To Whom It May Concern at the NBC Network,
As I am sure you are aware, second year series Revolution is currently struggling in the ratings and by my estimation–based solely on its Nielsen ratings–it will certainly be cancelled by the end of the season. However, this series appears to have developed a very strong fanbase that is active on the social networks and ready to do what it takes to support the show. I urge you to reach out to these fans and let them know how they can help keep the series that they love running for a third season and more.
In the current era of dwindling broadcast network ratings, I believe that it would be a mistake to ignore such a dedicated and engaged fanbase when the chance presents itself to work with them and keep a series on the air that appears to have touched so many viewers. You will of course remember the affect that Star Trek had on a select group of the television audience back in the late 60’s, and their efforts to keep that show alive through a write-in campaign became legendary and helped build a franchise that is still a major force today. In 2002, Firefly was cut short by another network and yet continued to live on in the hearts of many fans and could have grown into a franchise to rival Star Trek had the cold, hard Nielsen ratings alone not been allowed to dictate its fate.
With Revolution, once again a large fanbase is energized to support their show and I believe that the network should embrace the opportunity to reach out and work with them. While the show’s ratings shortfalls may make it difficult to recoup its production costs based on the current model, other options may be available to cover the gap. Perhaps an upcoming season could be pre-funded through subscription orders of episode downloads. While the revenue from those pre-orders may not be enough to cover the full production costs, they may cover a good chunk of the revenue shortfall from discounted sales of advertising due to the lower ratings. I have not seen a similar strategy pursued by another network to keep a series running, but the recent pre-funding of the Veronica Mars movie gives a clear indication that a devoted fanbase can be energized to contribute to the financial burden of productions costs. This would be a unique move by NBC that could the change current model for how some–if not all–television series are produced and make them less dependent on the (often derided) Nielsen ratings (which failed to predict the franchise potential of properties such as Star Trek and Firefly).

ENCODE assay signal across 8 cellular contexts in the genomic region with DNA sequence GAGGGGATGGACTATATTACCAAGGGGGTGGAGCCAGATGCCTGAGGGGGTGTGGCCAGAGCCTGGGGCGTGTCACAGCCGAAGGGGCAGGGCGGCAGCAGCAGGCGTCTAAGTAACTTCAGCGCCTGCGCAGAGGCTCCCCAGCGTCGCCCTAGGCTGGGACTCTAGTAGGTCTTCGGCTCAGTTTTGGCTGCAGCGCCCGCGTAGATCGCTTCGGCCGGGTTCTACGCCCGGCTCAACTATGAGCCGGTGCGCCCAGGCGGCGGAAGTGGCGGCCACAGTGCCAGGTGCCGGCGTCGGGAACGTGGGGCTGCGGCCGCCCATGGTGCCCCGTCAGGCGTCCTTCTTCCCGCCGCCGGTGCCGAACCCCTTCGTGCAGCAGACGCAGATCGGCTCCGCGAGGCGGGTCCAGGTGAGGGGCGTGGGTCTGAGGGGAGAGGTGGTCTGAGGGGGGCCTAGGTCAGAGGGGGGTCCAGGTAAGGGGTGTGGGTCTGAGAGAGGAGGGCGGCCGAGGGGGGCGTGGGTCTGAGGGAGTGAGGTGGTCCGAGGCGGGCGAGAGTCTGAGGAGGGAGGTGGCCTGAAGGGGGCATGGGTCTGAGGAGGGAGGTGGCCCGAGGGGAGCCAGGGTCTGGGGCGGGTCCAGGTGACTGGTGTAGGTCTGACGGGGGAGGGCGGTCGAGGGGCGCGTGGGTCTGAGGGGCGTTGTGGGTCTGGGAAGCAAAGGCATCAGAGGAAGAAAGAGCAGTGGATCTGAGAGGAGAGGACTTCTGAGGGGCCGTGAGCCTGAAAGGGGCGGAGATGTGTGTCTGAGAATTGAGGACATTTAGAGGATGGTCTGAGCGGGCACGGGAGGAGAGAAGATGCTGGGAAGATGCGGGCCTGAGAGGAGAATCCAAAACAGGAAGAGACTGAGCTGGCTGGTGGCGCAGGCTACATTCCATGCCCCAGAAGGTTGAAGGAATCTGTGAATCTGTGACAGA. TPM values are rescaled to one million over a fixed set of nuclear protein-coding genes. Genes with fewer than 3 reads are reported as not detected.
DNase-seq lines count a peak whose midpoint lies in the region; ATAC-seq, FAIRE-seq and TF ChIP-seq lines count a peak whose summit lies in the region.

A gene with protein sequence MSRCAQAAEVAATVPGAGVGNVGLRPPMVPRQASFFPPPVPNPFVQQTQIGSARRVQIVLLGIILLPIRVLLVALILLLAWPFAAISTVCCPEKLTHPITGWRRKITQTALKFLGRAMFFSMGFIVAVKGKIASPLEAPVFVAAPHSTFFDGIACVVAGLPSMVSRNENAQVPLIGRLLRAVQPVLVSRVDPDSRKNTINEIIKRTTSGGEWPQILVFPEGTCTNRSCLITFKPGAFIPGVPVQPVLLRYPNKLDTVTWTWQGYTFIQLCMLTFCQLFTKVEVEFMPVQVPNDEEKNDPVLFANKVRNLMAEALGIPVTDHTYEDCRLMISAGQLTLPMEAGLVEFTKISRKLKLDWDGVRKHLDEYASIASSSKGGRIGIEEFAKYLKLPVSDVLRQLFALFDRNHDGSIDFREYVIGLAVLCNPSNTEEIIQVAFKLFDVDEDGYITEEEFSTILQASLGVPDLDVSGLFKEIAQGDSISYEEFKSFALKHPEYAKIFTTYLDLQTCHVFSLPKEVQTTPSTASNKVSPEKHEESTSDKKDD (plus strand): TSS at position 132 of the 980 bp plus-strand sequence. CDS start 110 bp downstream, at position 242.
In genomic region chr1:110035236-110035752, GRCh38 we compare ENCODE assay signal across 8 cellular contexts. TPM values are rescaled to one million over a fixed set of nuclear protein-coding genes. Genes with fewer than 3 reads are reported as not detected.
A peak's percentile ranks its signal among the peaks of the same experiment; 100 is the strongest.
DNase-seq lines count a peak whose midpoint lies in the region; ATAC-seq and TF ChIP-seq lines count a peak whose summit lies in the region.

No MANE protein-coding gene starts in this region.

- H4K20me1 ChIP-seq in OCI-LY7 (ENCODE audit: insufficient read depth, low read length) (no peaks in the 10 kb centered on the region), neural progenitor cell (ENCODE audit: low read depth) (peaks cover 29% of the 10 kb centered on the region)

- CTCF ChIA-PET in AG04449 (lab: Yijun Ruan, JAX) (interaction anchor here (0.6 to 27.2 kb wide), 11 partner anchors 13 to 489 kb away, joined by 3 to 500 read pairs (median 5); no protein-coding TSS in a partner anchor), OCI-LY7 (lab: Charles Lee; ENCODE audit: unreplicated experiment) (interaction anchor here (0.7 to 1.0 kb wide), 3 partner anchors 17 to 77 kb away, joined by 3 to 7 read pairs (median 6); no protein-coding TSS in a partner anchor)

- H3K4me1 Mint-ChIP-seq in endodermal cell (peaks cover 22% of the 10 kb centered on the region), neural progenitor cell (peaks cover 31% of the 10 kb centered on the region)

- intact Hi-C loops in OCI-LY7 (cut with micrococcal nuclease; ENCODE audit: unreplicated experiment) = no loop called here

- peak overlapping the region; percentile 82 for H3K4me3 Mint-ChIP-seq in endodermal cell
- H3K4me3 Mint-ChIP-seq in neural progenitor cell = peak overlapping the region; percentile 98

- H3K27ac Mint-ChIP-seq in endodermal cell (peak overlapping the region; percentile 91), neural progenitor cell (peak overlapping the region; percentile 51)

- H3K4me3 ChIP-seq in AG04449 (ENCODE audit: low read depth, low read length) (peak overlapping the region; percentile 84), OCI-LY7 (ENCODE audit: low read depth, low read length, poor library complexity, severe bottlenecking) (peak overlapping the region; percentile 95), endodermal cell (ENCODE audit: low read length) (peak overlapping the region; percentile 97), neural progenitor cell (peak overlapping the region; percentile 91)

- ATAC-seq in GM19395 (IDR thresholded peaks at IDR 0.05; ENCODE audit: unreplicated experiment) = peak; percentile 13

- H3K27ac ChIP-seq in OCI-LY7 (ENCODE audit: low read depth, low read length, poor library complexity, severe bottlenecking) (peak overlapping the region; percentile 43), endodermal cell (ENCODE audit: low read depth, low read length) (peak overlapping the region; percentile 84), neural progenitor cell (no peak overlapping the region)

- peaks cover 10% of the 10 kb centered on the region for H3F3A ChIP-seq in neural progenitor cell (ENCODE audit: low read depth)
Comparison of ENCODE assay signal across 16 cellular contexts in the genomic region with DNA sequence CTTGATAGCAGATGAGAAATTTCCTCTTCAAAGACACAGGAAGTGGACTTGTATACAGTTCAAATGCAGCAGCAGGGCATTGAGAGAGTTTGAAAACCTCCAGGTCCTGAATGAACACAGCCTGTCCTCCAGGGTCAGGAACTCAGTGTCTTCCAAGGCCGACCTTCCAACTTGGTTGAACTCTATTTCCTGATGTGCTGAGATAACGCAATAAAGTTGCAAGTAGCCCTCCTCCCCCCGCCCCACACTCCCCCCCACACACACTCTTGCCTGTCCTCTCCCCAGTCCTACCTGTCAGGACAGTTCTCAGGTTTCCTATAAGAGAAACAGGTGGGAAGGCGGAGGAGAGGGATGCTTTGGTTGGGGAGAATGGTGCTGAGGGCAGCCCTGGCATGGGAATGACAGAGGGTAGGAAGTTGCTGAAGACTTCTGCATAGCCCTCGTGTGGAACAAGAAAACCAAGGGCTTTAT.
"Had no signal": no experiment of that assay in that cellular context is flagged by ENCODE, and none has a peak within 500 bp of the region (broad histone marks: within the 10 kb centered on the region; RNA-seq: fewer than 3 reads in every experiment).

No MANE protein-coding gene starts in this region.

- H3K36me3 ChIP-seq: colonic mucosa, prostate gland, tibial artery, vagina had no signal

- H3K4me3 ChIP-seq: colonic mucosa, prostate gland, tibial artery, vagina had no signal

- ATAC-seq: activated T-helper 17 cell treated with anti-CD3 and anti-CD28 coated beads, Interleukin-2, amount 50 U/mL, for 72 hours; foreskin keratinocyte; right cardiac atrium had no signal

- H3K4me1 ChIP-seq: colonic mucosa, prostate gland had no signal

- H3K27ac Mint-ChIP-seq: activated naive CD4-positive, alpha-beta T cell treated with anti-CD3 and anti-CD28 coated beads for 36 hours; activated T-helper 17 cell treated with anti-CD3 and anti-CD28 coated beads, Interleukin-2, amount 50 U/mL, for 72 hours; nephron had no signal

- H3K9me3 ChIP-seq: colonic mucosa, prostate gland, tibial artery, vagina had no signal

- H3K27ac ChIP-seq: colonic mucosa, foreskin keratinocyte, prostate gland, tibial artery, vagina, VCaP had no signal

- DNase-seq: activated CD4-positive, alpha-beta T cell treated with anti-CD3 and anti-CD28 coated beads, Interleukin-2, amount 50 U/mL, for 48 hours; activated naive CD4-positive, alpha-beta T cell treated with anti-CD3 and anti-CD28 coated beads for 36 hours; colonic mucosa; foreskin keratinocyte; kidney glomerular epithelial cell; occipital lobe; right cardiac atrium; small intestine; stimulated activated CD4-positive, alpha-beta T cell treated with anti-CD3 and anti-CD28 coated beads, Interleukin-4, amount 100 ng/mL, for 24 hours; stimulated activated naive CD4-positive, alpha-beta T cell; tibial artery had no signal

Of course there are other options as well for keeping this series going despite its low ratings. Perhaps a partnership similar to the one you previously did with DirecTV to keep Friday Night Lights on the air could earn Revolution another season. A similar deal could be worked out with that company or streaming services like Netflix, Amazon, or Hulu. Perhaps Revolution could come back with shortened seasons–to keep production costs down–and air during the times that other shows typically run in repeats, thus optimizing your network’s schedule. Perhaps Revolution could live on in the Friday night timeslot paired with up with your successful supernatural series Grimm which will be heading into its fourth season. Revolution‘s devoted fanbase would certainly follow the show to that time which is typically a low viewership night for Prime Time.
These and more options present themselves as possibilities and I believe that the Revolution fans would be happy to work together with NBC to assure that their beloved series will continue for further seasons. Networks have so often made their decisions apart from those fans that follow the shows they air, but this presents itself as an opportunity to work in collaboration with that audience, especially the option to pre-fund upcoming seasons. The tide is currently changing as the ever-fracturing audience disperses across the many viewing opportunities offered by the broadcast and cable channels as well as the many internet and streaming options. This could be an chance for NBC to take the reins and guide the changes that are to come.
Last Fall’s Dracula and Summer’s Siberia are two additional shows that have developed notable fanbases that the network could reach out to in a similar way. And new entry Believe (which dropped notably in the ratings with its second episode) is another show that likely deserves an attempt by the network to reach out to the fanbase to keep it on the air. Fans of past shows like Jericho, Legend of the Seeker, and Terminator: The Sarah Connor Chronicles have shown a willingness to spend large amounts of money for campaigns that could save their shows. Why not direct those dollars into pre-funding future seasons which would make continuation of these shows more economically feasible? The fans would almost certainly be amenable to this course of action especially if networks such as yourself would reach out and try to work together with them.
It can’t hurt to test the waters. And if a deal can be reached especially for multiple shows, it could help build a loyalty to the NBC brand that would be a true asset in today’s increasingly splintered television viewing market.
At this point, NBC can simply cancel Revolution and Dracula and Siberia and other shows based on Nielsen ratings as we have seen so many times in the past. Or you can take the opportunity to work in partnership with the fans to help build a new model as well as the allegiances that would follow and help sustain NBC in the current tumultuous television landscape. The decision ultimately is yours, but the legions of fans are standing at the ready if you choose to call them into action.
I thank you for your time and consideration and will look forward to seeing a strong partnership develop between NBC and its fans.
John J. Joex